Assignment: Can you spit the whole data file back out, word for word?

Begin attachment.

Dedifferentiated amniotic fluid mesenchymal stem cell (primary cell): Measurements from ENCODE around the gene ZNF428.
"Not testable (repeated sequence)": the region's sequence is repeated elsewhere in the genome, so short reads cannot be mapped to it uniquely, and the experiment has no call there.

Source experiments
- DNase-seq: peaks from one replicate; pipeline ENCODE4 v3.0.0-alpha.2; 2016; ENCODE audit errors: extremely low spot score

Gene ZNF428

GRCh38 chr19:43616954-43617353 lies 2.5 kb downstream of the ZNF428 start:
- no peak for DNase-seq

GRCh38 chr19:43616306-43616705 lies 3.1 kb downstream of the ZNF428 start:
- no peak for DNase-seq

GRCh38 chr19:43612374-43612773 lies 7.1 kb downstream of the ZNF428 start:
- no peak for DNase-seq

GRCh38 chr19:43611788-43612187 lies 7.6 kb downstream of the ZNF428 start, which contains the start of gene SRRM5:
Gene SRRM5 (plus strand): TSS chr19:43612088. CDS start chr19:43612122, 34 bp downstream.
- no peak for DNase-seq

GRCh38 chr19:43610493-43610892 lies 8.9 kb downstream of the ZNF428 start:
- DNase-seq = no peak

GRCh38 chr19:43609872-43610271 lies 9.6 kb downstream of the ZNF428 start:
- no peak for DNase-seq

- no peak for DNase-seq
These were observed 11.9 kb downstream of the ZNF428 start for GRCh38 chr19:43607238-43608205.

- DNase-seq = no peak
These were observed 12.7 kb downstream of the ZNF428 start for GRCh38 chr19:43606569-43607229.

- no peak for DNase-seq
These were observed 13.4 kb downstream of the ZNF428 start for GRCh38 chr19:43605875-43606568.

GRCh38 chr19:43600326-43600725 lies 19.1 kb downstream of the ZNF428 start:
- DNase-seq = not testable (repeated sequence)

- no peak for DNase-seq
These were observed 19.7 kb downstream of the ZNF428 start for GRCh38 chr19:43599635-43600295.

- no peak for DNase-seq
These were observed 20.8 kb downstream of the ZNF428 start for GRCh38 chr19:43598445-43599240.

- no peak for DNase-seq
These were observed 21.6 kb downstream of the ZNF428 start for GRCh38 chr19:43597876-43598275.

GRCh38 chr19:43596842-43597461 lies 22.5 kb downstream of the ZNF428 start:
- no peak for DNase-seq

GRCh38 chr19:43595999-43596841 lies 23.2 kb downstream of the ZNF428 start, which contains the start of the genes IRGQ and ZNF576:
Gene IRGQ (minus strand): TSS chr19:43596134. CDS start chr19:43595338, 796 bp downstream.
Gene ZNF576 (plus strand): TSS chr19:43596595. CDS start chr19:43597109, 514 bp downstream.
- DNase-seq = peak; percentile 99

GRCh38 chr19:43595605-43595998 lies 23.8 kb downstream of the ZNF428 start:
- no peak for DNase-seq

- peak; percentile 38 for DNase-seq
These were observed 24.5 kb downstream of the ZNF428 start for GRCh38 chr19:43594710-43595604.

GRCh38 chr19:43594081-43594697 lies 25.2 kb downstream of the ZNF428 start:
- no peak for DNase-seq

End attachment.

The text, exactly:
Dedifferentiated amniotic fluid mesenchymal stem cell (primary cell): Measurements from ENCODE around the gene ZNF428.
"Not testable (repeated sequence)": the region's sequence is repeated elsewhere in the genome, so short reads cannot be mapped to it uniquely, and the experiment has no call there.

Source experiments
- DNase-seq: peaks from one replicate; pipeline ENCODE4 v3.0.0-alpha.2; 2016; ENCODE audit errors: extremely low spot score

Gene ZNF428

GRCh38 chr19:43616954-43617353 lies 2.5 kb downstream of the ZNF428 start:
- no peak for DNase-seq

GRCh38 chr19:43616306-43616705 lies 3.1 kb downstream of the ZNF428 start:
- no peak for DNase-seq

GRCh38 chr19:43612374-43612773 lies 7.1 kb downstream of the ZNF428 start:
- no peak for DNase-seq

GRCh38 chr19:43611788-43612187 lies 7.6 kb downstream of the ZNF428 start, which contains the start of gene SRRM5:
Gene SRRM5 (plus strand): TSS chr19:43612088. CDS start chr19:43612122, 34 bp downstream.
- no peak for DNase-seq

GRCh38 chr19:43610493-43610892 lies 8.9 kb downstream of the ZNF428 start:
- DNase-seq = no peak

GRCh38 chr19:43609872-43610271 lies 9.6 kb downstream of the ZNF428 start:
- no peak for DNase-seq

- no peak for DNase-seq
These were observed 11.9 kb downstream of the ZNF428 start for GRCh38 chr19:43607238-43608205.

- DNase-seq = no peak
These were observed 12.7 kb downstream of the ZNF428 start for GRCh38 chr19:43606569-43607229.

- no peak for DNase-seq
These were observed 13.4 kb downstream of the ZNF428 start for GRCh38 chr19:43605875-43606568.

GRCh38 chr19:43600326-43600725 lies 19.1 kb downstream of the ZNF428 start:
- DNase-seq = not testable (repeated sequence)

- no peak for DNase-seq
These were observed 19.7 kb downstream of the ZNF428 start for GRCh38 chr19:43599635-43600295.

- no peak for DNase-seq
These were observed 20.8 kb downstream of the ZNF428 start for GRCh38 chr19:43598445-43599240.

- no peak for DNase-seq
These were observed 21.6 kb downstream of the ZNF428 start for GRCh38 chr19:43597876-43598275.

GRCh38 chr19:43596842-43597461 lies 22.5 kb downstream of the ZNF428 start:
- no peak for DNase-seq

GRCh38 chr19:43595999-43596841 lies 23.2 kb downstream of the ZNF428 start, which contains the start of the genes IRGQ and ZNF576:
Gene IRGQ (minus strand): TSS chr19:43596134. CDS start chr19:43595338, 796 bp downstream.
Gene ZNF576 (plus strand): TSS chr19:43596595. CDS start chr19:43597109, 514 bp downstream.
- DNase-seq = peak; percentile 99

GRCh38 chr19:43595605-43595998 lies 23.8 kb downstream of the ZNF428 start:
- no peak for DNase-seq

- peak; percentile 38 for DNase-seq
These were observed 24.5 kb downstream of the ZNF428 start for GRCh38 chr19:43594710-43595604.

GRCh38 chr19:43594081-43594697 lies 25.2 kb downstream of the ZNF428 start:
- no peak for DNase-seq